Articles by Debashis Dutta – 3

Index of Debashis’ Articles

Note: Debashis is writing a series of letters to his infant daughter, Anjuli.
This is the third of this series.

The Personal In The Political


As I write letters to our four-month old daughter, I realize I want to give her a lot of tools and perspectives to go forth into what I sometimes believe to be a challenging world. It’s fair to say that I want to “arm” her with as many resources as I can find so that she can use them to meander through her life. But I also realize that I’m also arming myself and creating some neat perspectives for me as I meander through my own life.

The first article/letter I wrote to Anjuli was about separating the political from the personal at work. I wrote that out of frustration and some “yucky” experiences at my own workplace. The ten little strategies to keep sanity and integrity were fun to implement.

But then, I wondered about the impact of this on my “personhood.” I discovered that as I focussed more on the “necessary” political distances, I became increasingly less personal in all areas of my life. Not good. And so, the next article/letter was born. It was about how to maintain the balance between separating the personal from the political and simply advised to become increasingly aware of situations and their impact.

The Personal is the Political

Through this personal-political dichotomy, the statement, “the personal is the political” has always been somewhere in the background. I’ve always wondered about how this statement fits with Into the Centre. “The personal is the political” comes from the feminist movement, which grew as a result of greater social consciousness in the 1960s and early 1970s.

The basic premise of “the personal is the political,” from my understanding, goes kind of like this: If I’m experiencing some kind of personal feeling of oppression or dissatisfaction, and if you are experiencing something similarly personal and if we know others who have similar experiences, then these personal experiences are no longer personal. Rather, they are shared. And they may just be the result of greater societal forces impinging on our basic rights and freedoms. And arguing for these rights and freedoms involves a combined effort, aimed at the larger forces. Hence, the personal becomes the political.

Personal Issues in the Political World of Work

How does this relate to the workplace? Well, in one word that could find some of us uncomfortable – unions. Now before I go on, I want to give credit to the feminist movement for the statement, “the personal is the political.” Any form of organized movement takes its mindset, philosophy, activities and actions from this one statement. We all know of all sorts of protest movements throughout history and throughout the world and this powerful statement is at the heart of it all.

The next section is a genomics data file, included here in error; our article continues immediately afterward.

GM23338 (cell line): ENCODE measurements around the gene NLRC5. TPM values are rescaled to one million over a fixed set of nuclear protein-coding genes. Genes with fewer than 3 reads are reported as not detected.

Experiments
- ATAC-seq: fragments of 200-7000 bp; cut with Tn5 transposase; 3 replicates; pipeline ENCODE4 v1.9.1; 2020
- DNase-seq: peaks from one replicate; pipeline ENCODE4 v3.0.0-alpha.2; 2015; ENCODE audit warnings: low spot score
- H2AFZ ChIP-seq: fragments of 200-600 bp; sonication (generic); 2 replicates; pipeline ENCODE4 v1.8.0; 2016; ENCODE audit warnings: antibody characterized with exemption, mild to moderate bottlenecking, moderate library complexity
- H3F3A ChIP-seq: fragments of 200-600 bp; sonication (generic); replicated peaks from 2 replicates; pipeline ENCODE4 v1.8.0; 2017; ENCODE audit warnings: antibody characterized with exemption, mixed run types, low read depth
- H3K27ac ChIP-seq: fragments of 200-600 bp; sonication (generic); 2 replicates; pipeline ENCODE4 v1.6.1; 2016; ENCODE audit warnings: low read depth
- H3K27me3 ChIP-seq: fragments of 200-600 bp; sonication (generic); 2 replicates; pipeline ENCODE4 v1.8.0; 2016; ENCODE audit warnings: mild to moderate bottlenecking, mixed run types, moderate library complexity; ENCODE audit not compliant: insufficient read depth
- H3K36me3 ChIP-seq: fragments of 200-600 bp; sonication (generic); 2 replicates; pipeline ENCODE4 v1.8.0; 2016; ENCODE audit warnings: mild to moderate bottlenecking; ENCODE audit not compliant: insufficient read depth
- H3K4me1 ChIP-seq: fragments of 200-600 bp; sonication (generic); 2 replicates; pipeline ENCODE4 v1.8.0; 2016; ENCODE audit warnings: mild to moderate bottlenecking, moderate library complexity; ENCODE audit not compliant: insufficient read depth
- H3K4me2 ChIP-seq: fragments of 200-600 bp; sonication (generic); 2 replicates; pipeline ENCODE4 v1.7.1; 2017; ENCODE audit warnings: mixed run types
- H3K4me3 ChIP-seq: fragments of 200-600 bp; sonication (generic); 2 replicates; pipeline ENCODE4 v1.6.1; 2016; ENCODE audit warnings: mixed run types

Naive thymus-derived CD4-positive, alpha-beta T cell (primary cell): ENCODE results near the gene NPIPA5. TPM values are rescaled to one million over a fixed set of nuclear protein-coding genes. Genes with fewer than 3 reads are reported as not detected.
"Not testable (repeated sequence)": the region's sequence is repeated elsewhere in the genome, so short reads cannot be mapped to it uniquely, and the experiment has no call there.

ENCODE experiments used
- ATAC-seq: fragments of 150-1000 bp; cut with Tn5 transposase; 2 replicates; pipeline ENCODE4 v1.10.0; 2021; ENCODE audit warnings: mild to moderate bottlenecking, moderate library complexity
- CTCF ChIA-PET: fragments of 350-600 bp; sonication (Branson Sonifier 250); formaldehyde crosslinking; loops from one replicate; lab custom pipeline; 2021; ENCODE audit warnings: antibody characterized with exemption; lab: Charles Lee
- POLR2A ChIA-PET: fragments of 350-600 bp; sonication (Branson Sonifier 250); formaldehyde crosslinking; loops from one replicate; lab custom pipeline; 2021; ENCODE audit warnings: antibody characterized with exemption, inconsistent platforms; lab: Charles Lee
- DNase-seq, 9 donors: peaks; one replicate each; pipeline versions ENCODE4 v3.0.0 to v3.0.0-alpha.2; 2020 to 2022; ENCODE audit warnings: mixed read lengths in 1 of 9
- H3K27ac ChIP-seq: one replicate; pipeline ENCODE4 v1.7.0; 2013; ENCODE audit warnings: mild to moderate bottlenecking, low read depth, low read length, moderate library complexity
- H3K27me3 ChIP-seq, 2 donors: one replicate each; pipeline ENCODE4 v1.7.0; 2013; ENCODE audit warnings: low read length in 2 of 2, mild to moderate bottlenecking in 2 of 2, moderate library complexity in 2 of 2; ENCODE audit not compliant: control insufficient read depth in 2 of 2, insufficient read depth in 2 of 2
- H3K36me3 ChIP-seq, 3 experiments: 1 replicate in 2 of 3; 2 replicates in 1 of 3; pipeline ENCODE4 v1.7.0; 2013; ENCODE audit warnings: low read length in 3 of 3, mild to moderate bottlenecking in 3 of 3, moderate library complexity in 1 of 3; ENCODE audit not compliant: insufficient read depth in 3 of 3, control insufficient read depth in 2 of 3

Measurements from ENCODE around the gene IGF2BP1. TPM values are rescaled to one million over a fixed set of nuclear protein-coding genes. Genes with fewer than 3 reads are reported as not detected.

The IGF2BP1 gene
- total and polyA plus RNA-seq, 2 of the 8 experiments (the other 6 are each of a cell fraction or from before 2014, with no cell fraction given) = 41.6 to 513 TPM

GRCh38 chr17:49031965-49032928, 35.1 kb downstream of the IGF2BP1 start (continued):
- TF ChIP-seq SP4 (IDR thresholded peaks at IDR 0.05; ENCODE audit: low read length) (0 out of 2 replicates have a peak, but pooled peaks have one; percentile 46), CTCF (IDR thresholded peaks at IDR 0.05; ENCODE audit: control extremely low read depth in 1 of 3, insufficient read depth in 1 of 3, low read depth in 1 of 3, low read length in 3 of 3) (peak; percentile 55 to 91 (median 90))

I want to suggest that unions employ the same philosophy. A group of individuals work under an organization under management principles sometimes feel some personal challenges – wage inequities, the need for more vacation time, a fairer workplace environment, the need to make sure that the management does not move the company to a place that does not take into account the bests interests of thee employees, etc. They look to how other organizations and companies run and perhaps want similar benefits. And all the company or organization wants to do is have a competitive edge in the market and meet their mandates.

The union then, provides the vehicle through which these grievances are aired and settlements sought. Very clearly here, the personal becomes the political. But then the discomfort around union-management relations arises. All too often, we hear about labour unrest and worker-manger strife and grievances and conciliations and mediations and lockouts and strikes. Then both sides (management and union) appeal to the public for sympathy. And then, the media gets involved and there is misinformation, smear campaigns, skewed facts and sometimes, violence. What begins as a group of workers wanting something extra ends up into a massive political affair where both sides are engaged in an adversarial problem-solving process.

And there it is – the words “adversarial problem-solving.” An oxymoron. And then we mix the feminist adage with this and we come out with – “a personal problem-solving process within an adversarial political environment.” That just reads as so incredibly gross!! And yet, that is precisely what both unions and management do when they work out problems. They take personal issues, turn them into political barriers, try to engage in a respectful problem-solving process, all in an adversarial environment and mind-set.


So, how do we reconcile these three seemingly irreconcilable notions – “the personal is the political,” “adversarial problem-solving” and “management-union relations?” Is it even possible?